It is the possibilities of choice, of our self-knowledge and personal responsibility, leading us from a state of non-self-conscious immediacy to self-conscious reflection, so reflection / anguish is good and makes us conscious in deeds.
Anguish is not despair, although it may be on the brink of it; on the contrary, it is hope.

The reflection of Brazilian professor Dr. Oswaldo Giacóia Jr about Kierkegaard is interesting for the topic:


Idealism and Pharisaism

25 Oct

The pretense of idealism was to create a knowledge system capable of uniquely verifying the truth and for this purpose created a method that relates the subject to the object of knowledge, called transcendental reduction. Idealism split in two shortly after Hegel’s death in 1831, young Hegelians opposed groups of right-wing Hegelians or old Hegelians, who held the department’s chairs and other prestigious positions in university and government.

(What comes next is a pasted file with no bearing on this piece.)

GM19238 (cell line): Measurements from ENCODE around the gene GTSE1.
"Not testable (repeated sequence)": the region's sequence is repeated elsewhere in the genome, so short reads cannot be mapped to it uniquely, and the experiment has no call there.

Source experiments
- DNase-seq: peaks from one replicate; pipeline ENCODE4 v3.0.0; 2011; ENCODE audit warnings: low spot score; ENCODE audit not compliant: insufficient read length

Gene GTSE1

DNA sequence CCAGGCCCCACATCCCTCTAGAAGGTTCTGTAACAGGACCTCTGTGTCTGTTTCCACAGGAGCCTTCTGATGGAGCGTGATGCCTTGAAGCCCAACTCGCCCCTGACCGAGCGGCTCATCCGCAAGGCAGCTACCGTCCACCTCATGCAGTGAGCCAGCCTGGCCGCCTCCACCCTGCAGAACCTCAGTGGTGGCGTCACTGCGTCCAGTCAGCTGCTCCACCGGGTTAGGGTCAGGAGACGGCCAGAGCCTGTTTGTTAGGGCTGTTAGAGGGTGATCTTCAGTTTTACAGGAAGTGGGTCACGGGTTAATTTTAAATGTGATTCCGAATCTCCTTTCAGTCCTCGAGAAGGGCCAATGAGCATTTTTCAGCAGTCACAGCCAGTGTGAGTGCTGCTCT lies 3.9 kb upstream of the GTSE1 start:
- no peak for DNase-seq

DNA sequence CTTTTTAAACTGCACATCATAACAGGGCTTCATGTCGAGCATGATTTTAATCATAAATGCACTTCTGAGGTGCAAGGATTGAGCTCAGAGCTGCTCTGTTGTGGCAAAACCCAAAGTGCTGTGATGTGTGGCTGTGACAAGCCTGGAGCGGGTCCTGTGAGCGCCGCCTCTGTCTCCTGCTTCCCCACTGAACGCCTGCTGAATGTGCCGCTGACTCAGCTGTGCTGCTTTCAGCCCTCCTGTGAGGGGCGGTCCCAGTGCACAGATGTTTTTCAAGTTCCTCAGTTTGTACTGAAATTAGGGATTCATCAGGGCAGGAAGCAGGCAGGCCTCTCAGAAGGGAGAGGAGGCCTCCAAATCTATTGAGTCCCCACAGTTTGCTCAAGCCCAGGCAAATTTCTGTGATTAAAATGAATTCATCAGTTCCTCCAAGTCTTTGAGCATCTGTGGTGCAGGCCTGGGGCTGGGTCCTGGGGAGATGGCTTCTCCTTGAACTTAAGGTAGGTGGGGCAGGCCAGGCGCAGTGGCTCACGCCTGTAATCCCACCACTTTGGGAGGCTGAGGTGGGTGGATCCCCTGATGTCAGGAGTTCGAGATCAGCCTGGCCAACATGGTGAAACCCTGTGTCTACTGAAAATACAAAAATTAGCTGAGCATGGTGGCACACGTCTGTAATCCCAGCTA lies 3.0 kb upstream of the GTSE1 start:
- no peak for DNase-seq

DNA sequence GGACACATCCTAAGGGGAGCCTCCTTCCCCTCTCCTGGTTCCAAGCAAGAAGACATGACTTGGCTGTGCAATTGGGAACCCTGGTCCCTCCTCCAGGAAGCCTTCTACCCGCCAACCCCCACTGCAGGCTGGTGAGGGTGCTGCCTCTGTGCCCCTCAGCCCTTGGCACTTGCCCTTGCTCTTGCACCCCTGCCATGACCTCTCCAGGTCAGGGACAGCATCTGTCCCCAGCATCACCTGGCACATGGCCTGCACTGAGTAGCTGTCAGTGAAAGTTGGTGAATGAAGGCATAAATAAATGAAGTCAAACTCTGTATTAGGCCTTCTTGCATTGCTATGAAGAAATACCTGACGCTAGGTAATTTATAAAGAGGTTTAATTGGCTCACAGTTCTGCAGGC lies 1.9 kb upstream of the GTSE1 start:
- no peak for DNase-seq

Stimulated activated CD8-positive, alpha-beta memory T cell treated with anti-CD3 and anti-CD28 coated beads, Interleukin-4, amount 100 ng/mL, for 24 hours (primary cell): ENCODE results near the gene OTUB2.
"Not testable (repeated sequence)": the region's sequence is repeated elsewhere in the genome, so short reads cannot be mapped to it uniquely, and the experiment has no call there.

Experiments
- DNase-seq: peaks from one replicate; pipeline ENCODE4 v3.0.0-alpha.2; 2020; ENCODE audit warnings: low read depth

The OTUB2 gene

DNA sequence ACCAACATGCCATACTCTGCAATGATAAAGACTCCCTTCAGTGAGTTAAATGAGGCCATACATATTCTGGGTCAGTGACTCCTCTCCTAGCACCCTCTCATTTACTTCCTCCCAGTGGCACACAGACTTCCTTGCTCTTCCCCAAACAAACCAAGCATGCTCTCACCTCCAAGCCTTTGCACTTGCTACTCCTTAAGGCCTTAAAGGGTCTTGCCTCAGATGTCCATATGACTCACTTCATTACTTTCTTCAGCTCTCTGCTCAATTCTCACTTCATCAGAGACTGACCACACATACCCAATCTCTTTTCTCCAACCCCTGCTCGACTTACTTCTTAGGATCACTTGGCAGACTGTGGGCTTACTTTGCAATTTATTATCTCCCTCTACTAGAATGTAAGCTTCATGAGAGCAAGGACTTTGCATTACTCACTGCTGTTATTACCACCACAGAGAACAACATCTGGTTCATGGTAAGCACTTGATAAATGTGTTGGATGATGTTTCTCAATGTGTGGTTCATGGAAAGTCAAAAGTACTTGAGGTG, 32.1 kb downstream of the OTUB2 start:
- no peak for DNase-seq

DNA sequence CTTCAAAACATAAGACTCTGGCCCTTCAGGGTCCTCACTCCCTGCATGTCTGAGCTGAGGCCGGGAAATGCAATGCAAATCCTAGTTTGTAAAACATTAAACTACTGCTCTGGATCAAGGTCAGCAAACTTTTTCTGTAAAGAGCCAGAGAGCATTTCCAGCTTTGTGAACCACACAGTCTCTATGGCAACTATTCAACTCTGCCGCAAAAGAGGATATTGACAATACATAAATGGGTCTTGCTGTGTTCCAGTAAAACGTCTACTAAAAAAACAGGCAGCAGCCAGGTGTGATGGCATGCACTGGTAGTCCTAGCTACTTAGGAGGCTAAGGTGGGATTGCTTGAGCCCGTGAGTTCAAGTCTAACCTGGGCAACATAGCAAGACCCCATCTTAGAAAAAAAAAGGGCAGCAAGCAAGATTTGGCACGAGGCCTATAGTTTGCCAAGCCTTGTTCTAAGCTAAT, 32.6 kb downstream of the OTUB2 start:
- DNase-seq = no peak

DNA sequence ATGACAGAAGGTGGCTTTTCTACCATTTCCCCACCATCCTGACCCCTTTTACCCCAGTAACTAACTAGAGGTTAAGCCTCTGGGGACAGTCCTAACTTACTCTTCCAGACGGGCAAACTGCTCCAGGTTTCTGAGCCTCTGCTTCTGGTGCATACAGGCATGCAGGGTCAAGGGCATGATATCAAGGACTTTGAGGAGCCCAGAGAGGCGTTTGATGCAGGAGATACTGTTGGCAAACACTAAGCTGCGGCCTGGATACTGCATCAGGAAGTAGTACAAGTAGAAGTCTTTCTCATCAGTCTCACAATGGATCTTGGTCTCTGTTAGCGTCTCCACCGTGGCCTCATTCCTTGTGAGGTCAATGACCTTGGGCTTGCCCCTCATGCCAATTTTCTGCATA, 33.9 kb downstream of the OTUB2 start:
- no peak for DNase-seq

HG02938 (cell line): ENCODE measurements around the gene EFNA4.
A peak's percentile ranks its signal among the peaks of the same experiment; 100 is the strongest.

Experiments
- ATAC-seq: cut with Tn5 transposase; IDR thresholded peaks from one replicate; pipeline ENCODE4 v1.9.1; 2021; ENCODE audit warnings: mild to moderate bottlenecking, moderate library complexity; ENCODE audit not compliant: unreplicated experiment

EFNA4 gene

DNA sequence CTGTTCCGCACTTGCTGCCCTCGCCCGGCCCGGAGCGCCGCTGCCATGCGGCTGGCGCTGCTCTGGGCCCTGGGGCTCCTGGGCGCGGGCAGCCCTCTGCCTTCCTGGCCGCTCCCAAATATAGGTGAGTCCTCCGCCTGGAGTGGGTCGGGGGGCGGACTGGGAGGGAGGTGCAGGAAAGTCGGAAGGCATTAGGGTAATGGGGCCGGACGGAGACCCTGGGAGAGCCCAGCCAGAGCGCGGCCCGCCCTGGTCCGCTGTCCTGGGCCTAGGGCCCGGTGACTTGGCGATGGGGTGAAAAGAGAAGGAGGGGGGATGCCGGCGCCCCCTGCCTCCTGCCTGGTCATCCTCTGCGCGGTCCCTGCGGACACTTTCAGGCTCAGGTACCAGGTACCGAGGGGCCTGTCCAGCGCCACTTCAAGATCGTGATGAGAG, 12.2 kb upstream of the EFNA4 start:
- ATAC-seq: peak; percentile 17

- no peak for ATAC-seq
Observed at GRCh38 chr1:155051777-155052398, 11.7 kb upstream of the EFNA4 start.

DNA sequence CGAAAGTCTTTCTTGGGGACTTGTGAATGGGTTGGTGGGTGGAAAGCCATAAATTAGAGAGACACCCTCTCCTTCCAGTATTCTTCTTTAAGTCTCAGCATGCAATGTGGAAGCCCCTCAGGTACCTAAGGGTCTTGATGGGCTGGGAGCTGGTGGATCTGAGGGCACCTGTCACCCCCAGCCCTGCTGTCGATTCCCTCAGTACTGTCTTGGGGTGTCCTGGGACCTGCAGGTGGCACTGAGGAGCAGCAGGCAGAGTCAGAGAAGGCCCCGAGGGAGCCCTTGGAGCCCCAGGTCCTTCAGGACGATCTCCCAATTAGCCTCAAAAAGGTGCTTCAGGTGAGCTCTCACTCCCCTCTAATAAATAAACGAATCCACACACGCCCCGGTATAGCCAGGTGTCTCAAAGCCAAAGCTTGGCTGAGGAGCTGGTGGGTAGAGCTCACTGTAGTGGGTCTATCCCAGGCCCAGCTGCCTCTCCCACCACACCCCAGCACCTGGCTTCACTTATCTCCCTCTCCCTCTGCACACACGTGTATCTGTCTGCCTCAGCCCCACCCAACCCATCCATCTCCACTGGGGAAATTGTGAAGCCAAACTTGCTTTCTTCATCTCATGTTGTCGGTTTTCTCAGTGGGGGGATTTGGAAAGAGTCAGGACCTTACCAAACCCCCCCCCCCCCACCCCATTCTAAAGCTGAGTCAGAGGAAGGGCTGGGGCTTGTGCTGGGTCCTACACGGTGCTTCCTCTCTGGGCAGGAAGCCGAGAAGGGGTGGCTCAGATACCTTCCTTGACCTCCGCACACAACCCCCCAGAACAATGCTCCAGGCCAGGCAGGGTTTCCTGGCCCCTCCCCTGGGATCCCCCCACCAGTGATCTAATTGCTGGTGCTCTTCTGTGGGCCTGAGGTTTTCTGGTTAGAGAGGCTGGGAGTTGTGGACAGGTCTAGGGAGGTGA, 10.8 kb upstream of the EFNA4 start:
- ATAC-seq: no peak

It was Ferdinand Lassale who defended the fundamental thesis of Hegelianism: “The State is God,” a phrase that Hegel himself was most cautious about. Hegel simply stated that it is “God’s course through the world that constitutes the state” and that in dealing with the state we must contemplate “the Idea, God Himself present on earth.” Only one thinker denounced this falsification of the idea of ​​religion at that time, was David Strauss (1808-1874), a Protestant liberal who wrote “The Life of Jesus” (Das Leven Jesu).

Already the young Hegelians saw the state apparatus as a claim for legitimacy based on religious doctrines, ideas that came from Lutheranism in Prussia, but wanted this theory to apply to any state, to this “fundamentalism” Marx will oppose, saying that it must think of the earth for the sky and not of “ideas” for the earth.

In germ, the ideas of fundamentalism, the almighty state, or the self-righteousness of the state must be governed by biblical “laws,” the whole new testament changes the idea of ​​law to that of man, the incarnation, and the living of faith, not relating it to the state, but people, will give these doctrines an amalgam for the fusion of idealism with religion.

The idea that theocentrism ended with the end of the middle ages is not to read carefully what Hegel proposed, albeit cautiously, but it is the idea that those who observe “the laws” are Christian.